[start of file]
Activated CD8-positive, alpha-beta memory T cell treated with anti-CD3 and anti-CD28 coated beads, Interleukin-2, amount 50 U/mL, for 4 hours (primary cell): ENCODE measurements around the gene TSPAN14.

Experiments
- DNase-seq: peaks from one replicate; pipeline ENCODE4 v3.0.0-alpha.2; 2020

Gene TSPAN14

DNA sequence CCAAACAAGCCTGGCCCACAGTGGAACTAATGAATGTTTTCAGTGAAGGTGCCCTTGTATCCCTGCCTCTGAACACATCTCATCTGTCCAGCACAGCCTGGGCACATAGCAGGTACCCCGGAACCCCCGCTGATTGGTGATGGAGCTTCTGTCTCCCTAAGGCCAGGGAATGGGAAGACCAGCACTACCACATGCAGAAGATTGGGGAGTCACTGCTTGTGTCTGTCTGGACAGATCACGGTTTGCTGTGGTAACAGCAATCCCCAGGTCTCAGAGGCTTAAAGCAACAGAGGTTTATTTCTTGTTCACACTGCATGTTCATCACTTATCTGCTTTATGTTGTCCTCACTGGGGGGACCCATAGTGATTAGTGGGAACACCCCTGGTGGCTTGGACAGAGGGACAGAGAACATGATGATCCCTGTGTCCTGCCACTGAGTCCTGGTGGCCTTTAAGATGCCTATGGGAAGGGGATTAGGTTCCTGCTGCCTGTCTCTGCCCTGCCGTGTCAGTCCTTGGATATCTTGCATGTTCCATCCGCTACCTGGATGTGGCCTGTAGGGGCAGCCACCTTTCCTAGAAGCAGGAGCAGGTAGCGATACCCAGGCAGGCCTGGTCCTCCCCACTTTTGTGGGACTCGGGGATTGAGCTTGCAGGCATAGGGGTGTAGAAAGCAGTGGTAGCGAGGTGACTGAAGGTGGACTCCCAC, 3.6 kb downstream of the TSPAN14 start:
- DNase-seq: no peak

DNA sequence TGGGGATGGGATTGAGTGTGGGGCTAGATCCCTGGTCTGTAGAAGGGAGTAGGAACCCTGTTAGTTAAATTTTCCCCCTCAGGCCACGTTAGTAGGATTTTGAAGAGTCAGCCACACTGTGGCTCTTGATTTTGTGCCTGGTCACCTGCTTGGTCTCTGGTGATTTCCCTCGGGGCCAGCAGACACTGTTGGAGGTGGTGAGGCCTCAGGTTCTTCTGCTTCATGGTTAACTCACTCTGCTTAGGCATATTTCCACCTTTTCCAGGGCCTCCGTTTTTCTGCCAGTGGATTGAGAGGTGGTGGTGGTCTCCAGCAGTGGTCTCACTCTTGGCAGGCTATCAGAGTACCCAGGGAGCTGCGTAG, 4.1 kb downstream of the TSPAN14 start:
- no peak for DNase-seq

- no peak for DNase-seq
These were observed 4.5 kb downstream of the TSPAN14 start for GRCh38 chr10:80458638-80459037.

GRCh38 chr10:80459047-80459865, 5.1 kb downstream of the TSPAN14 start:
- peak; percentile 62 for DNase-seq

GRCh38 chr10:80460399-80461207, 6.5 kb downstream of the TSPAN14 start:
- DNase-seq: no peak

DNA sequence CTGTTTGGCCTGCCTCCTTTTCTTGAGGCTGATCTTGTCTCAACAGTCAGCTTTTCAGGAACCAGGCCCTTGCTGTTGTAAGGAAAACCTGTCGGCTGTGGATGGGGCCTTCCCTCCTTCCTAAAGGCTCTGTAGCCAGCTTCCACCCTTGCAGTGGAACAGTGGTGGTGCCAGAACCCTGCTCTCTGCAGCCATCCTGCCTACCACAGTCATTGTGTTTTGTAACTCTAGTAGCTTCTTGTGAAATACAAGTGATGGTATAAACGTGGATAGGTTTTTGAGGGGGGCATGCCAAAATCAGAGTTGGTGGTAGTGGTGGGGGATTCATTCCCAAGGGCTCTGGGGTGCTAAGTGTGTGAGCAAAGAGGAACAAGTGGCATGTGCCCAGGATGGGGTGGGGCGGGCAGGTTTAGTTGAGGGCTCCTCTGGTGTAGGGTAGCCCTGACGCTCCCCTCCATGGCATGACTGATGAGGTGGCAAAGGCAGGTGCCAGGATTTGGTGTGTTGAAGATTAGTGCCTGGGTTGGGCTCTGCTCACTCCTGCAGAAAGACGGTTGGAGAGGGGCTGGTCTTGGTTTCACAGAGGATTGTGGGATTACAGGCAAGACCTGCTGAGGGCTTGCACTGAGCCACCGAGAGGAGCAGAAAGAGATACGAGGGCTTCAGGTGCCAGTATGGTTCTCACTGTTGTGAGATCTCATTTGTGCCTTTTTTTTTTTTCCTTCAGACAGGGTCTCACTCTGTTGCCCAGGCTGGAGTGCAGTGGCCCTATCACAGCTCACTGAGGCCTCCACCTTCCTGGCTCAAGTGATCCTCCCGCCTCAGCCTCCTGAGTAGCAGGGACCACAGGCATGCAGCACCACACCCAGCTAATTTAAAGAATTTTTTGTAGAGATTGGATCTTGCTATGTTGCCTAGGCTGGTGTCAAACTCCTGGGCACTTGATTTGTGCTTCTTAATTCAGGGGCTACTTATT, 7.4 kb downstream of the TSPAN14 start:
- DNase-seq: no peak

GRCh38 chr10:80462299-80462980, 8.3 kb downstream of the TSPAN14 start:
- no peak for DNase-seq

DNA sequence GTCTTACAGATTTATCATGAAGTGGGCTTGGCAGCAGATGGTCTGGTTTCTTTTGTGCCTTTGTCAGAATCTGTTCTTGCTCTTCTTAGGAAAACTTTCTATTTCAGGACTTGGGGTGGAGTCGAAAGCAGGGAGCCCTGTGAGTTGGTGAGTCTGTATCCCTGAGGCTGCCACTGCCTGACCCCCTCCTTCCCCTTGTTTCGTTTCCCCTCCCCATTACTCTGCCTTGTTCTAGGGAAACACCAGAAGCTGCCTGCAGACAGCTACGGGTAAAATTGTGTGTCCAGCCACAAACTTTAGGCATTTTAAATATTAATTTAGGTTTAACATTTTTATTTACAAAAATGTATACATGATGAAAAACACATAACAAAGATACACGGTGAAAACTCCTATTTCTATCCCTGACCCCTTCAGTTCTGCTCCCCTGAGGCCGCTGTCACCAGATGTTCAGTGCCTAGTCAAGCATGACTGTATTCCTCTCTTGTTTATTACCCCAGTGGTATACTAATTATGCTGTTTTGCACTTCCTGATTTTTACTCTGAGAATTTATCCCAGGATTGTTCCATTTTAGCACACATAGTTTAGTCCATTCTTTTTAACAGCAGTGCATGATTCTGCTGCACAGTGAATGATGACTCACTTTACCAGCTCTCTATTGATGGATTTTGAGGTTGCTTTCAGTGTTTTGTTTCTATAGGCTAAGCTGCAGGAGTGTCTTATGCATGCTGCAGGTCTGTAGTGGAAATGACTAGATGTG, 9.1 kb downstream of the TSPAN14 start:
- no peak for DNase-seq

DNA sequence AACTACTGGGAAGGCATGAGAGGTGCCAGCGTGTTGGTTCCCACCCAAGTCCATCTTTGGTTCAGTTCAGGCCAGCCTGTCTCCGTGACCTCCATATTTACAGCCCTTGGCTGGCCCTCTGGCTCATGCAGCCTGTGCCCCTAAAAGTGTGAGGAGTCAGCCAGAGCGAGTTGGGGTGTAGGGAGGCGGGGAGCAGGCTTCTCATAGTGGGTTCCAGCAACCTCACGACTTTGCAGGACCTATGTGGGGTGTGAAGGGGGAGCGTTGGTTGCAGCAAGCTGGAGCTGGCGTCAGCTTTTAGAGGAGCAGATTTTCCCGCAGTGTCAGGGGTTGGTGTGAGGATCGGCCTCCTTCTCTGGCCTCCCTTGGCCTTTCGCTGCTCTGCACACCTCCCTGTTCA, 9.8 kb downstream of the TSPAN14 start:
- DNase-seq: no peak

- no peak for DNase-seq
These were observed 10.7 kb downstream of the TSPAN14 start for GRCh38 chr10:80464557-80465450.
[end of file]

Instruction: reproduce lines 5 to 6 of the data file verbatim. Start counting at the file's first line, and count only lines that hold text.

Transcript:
DNA sequence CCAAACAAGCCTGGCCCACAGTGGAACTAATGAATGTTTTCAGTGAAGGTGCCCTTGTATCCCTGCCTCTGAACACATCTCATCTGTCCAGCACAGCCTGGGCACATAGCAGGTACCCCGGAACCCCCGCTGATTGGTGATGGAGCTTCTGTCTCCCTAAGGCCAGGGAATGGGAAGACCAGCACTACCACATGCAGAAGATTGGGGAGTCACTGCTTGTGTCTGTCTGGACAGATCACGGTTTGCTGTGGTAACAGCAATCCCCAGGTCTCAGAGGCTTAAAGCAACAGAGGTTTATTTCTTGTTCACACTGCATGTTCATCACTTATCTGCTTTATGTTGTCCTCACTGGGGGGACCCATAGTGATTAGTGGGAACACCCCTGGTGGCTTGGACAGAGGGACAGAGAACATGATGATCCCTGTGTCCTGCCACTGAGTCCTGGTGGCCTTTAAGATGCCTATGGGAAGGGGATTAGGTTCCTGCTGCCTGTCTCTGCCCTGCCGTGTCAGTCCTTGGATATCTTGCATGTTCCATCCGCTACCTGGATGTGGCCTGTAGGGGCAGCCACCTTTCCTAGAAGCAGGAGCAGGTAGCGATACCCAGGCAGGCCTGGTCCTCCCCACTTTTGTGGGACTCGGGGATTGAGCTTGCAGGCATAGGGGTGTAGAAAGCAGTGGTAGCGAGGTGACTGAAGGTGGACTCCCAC, 3.6 kb downstream of the TSPAN14 start:
- DNase-seq: no peak